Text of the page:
The crowd around us swelled until we could hardly breathe as the ground filled with more and more people with the approach of kick off. We were down by the wall and tried to climb up and sit on it, only to be shoved off it by the stewards. Standing on tip toes I could see the players from hat seemed like the legs up, before the weight of people from behind caused me to duck suffocatingly beneath the mass of bodies. My cousin Phillip seemed most perturbed. He didn’t like big crowds or wide open spaces. He caught his asthmatic breath and looked around him nervously, the sweat shining off his face accentuating his teenage acne. From the scoreboard end the Everton fans were singing. “Everton Everton,” in the gaps the United fans shouted “shit shit.” My shoulders were squashed inwards, my feet were suffering cramp from standing on tip toes. Would I be able to see over this wall when Bobby Charlton score. There were more songs about Dennis law. But as the teams came onto the field choruses of “Kiddo, Kiddo” rose up from around the ground hailing United’s young striker and more importantly to the United crowd local boy made good, Brian Kidd. The Everton team in their Royal blue shirts were full of big names. Howard Kendall, Alan Ball, Brian Labone, Ray Wilson, Colin Harvey, Jimmy Husband, Joe Royle, Gordon West. Our Tony pointed out that there were so many internationals in that team and he was worried as United were without Nobby Stiles, Eire international left back Tony Dunne as well as first choice goalie Alex Stepney with Jimmy Rimmer who went on to play for Arsenal and win a league championship medal with Aston Villa deputising .
The match took on a familiar pattern with Everton seeming to be first to every fifty fifty ball. United may have been the best team in the world, but on this particular night Everton made them look very much second rate and the Goodison school of science made my first trip to Old Trafford an unhappy one. The final score was Man United 0 Everton 2; I had seen my first United game at Old Trafford, but it was to be some time before I could understand what our Tony had got so excited about. Still I’d seen all those players from my football cards in the flesh, it meant a lot to me, and with the way some of them played, I had no doubt that I could and would one day do much better than them when it was my turn to pull on that red jersey in front of sixty thousand people and hear my name ringing from the terraces.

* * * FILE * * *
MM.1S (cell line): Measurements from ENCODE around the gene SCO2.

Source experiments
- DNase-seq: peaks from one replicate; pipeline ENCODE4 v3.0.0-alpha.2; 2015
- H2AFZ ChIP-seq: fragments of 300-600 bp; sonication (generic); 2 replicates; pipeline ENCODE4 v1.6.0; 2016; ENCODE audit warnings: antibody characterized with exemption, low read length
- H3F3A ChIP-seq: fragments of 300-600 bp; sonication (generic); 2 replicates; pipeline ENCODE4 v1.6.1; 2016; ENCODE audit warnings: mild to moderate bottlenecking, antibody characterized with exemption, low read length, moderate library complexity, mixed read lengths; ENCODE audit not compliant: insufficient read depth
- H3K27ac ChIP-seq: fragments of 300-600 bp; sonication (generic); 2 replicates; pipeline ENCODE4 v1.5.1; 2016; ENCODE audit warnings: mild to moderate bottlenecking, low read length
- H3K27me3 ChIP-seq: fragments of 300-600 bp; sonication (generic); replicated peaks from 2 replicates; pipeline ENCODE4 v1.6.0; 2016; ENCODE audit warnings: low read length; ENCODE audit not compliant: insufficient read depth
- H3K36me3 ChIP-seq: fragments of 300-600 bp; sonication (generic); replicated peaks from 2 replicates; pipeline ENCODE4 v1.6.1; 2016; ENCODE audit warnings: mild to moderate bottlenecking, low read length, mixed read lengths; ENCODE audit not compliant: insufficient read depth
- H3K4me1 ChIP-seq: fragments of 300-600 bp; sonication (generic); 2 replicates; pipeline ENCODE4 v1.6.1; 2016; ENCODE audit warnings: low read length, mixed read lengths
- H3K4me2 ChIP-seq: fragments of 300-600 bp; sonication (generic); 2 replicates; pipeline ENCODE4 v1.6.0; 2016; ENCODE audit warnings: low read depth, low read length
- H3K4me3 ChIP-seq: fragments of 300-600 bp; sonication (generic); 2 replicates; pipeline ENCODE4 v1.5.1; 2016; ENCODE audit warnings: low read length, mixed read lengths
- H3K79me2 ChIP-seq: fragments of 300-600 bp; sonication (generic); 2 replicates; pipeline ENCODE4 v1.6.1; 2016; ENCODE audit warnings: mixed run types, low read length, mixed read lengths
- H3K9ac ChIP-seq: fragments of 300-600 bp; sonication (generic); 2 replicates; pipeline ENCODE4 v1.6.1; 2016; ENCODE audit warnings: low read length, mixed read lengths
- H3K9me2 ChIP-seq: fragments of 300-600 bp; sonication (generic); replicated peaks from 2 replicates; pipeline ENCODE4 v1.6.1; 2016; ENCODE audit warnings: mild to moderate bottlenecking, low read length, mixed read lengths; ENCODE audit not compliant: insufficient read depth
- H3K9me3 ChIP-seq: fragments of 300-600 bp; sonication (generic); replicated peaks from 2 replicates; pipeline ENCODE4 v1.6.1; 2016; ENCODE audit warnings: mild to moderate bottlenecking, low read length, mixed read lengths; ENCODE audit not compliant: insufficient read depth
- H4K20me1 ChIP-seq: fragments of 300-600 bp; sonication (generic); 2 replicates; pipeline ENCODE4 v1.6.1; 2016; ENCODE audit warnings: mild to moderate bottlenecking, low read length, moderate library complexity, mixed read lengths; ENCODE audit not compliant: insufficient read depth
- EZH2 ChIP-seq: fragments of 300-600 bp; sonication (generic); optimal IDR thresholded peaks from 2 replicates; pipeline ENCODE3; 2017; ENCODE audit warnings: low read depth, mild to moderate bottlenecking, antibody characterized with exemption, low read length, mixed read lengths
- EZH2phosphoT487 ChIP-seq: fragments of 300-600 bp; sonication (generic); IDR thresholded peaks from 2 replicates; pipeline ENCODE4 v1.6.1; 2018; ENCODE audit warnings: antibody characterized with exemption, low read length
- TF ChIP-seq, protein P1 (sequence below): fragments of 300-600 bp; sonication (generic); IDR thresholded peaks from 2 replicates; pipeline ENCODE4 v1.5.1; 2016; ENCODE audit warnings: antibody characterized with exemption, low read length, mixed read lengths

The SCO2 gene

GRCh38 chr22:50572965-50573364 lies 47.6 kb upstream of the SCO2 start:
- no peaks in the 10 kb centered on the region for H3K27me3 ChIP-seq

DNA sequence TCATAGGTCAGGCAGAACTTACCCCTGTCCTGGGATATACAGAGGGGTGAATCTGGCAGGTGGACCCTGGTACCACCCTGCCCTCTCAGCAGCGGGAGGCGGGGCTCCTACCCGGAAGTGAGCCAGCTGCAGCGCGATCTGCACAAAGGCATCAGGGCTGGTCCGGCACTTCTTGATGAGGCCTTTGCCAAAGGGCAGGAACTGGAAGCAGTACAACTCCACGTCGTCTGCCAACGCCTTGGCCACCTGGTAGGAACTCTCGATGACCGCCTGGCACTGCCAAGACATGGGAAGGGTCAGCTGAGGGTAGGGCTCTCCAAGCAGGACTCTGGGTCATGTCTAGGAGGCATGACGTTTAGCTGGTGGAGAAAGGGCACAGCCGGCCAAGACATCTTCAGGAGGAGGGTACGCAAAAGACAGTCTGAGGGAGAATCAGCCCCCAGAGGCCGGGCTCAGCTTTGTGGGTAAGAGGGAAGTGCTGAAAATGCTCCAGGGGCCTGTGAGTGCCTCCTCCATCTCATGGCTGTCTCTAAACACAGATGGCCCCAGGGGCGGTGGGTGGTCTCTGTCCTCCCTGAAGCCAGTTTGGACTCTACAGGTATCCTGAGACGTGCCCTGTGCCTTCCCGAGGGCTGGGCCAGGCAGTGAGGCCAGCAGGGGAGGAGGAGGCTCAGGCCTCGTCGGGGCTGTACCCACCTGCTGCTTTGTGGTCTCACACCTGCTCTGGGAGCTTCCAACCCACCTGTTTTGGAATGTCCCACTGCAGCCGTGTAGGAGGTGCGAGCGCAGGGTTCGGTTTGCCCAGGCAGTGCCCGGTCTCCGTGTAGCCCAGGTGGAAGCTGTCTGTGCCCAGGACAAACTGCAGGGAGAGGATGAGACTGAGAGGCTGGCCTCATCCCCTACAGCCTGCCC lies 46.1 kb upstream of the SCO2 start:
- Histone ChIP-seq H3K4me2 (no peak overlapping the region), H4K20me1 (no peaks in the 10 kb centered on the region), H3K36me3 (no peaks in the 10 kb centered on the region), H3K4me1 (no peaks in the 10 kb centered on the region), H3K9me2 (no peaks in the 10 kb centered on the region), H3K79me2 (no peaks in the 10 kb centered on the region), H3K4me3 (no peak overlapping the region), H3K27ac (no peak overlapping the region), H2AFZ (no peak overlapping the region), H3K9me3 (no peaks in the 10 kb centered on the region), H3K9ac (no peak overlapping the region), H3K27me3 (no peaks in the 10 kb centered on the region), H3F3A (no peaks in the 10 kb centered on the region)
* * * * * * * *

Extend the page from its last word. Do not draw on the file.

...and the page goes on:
Our Tony was glum after the game. “They should never have had Wilf McGuinness as manager and let Matt Busby move upstairs to general manager, if Nobby Stiles and Tony Dunne had played we would have won, and if Bill Foulkes had been left out we would have stood a chance. Tony’s vitriol poured on the veteran Bill Foulkes, he was past it Tony said, United needed a new centre half and Denis Law didn’t look fit. I walked silently hurrying in our Tony’s footsteps in the night air. He’d already called me a jinx and said he’d never take me to another United match again, and to this day he’s been as good as his word.
SN would like to thank Terry Christian for granting us permission to use an extract from his 1999 book Reds In The Hood. His website has many blogs on United, music and a bio section which are all worth reading.
Christian’s Naked Confessions Of A Recovering Catholic Gig at Stockport Guildhall next Friday 28th may be something of interest being an all Reds line-up. Terry Christian himself, Mancunian Poet Mike Garry and singer songwriter Danny Mahon will all be in attendance. Buy your tickets now.